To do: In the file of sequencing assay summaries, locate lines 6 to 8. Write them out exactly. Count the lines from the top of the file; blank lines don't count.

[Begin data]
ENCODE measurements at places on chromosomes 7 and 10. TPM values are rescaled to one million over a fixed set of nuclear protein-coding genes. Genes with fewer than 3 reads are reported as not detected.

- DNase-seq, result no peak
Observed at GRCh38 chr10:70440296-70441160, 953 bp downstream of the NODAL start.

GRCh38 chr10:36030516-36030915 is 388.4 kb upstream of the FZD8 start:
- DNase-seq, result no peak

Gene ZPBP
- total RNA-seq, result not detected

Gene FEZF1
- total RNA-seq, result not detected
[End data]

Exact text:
Gene ZPBP
- total RNA-seq, result not detected

Gene FEZF1